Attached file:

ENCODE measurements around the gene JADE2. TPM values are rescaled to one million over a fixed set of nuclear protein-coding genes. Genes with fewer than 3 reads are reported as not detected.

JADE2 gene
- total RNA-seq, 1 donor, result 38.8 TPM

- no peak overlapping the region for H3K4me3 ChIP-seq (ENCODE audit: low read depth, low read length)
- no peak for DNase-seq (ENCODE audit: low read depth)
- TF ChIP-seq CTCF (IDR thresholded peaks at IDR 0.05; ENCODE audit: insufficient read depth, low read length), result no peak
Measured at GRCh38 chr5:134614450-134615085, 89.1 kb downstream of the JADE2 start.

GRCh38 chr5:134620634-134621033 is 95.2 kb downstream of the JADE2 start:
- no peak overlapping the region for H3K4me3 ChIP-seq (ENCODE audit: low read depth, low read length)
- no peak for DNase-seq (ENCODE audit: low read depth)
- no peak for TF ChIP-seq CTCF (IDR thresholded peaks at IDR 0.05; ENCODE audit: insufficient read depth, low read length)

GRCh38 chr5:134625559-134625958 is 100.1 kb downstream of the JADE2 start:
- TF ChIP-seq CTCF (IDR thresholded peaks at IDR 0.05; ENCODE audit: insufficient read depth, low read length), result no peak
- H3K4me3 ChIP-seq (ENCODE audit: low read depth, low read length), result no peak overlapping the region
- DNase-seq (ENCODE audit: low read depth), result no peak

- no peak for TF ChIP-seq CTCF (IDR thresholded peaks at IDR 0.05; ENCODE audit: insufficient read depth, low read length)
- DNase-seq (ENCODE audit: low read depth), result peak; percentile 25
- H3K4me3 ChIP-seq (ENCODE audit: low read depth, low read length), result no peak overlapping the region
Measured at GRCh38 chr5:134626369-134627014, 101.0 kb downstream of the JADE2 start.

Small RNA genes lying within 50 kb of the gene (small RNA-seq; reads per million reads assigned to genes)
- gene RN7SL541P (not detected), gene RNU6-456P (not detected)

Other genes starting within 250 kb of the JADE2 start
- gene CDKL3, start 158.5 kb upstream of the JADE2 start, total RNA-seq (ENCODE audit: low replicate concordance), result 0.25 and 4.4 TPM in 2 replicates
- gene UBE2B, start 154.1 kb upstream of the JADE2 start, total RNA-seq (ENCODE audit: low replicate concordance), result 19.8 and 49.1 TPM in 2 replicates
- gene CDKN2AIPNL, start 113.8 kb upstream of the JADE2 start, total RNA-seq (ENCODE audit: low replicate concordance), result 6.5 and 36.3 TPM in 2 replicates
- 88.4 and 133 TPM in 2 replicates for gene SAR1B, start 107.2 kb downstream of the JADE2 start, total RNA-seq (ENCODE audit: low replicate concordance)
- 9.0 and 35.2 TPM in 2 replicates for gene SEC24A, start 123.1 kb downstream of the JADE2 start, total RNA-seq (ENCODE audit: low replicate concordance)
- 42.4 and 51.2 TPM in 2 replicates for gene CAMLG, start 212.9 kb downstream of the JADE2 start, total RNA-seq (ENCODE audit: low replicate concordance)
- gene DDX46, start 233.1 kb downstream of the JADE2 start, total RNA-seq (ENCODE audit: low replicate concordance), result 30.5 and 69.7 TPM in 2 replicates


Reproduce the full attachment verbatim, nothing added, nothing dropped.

ENCODE measurements around the gene JADE2. TPM values are rescaled to one million over a fixed set of nuclear protein-coding genes. Genes with fewer than 3 reads are reported as not detected.

JADE2 gene
- total RNA-seq, 1 donor, result 38.8 TPM

- no peak overlapping the region for H3K4me3 ChIP-seq (ENCODE audit: low read depth, low read length)
- no peak for DNase-seq (ENCODE audit: low read depth)
- TF ChIP-seq CTCF (IDR thresholded peaks at IDR 0.05; ENCODE audit: insufficient read depth, low read length), result no peak
Measured at GRCh38 chr5:134614450-134615085, 89.1 kb downstream of the JADE2 start.

GRCh38 chr5:134620634-134621033 is 95.2 kb downstream of the JADE2 start:
- no peak overlapping the region for H3K4me3 ChIP-seq (ENCODE audit: low read depth, low read length)
- no peak for DNase-seq (ENCODE audit: low read depth)
- no peak for TF ChIP-seq CTCF (IDR thresholded peaks at IDR 0.05; ENCODE audit: insufficient read depth, low read length)

GRCh38 chr5:134625559-134625958 is 100.1 kb downstream of the JADE2 start:
- TF ChIP-seq CTCF (IDR thresholded peaks at IDR 0.05; ENCODE audit: insufficient read depth, low read length), result no peak
- H3K4me3 ChIP-seq (ENCODE audit: low read depth, low read length), result no peak overlapping the region
- DNase-seq (ENCODE audit: low read depth), result no peak

- no peak for TF ChIP-seq CTCF (IDR thresholded peaks at IDR 0.05; ENCODE audit: insufficient read depth, low read length)
- DNase-seq (ENCODE audit: low read depth), result peak; percentile 25
- H3K4me3 ChIP-seq (ENCODE audit: low read depth, low read length), result no peak overlapping the region
Measured at GRCh38 chr5:134626369-134627014, 101.0 kb downstream of the JADE2 start.

Small RNA genes lying within 50 kb of the gene (small RNA-seq; reads per million reads assigned to genes)
- gene RN7SL541P (not detected), gene RNU6-456P (not detected)

Other genes starting within 250 kb of the JADE2 start
- gene CDKL3, start 158.5 kb upstream of the JADE2 start, total RNA-seq (ENCODE audit: low replicate concordance), result 0.25 and 4.4 TPM in 2 replicates
- gene UBE2B, start 154.1 kb upstream of the JADE2 start, total RNA-seq (ENCODE audit: low replicate concordance), result 19.8 and 49.1 TPM in 2 replicates
- gene CDKN2AIPNL, start 113.8 kb upstream of the JADE2 start, total RNA-seq (ENCODE audit: low replicate concordance), result 6.5 and 36.3 TPM in 2 replicates
- 88.4 and 133 TPM in 2 replicates for gene SAR1B, start 107.2 kb downstream of the JADE2 start, total RNA-seq (ENCODE audit: low replicate concordance)
- 9.0 and 35.2 TPM in 2 replicates for gene SEC24A, start 123.1 kb downstream of the JADE2 start, total RNA-seq (ENCODE audit: low replicate concordance)
- 42.4 and 51.2 TPM in 2 replicates for gene CAMLG, start 212.9 kb downstream of the JADE2 start, total RNA-seq (ENCODE audit: low replicate concordance)
- gene DDX46, start 233.1 kb downstream of the JADE2 start, total RNA-seq (ENCODE audit: low replicate concordance), result 30.5 and 69.7 TPM in 2 replicates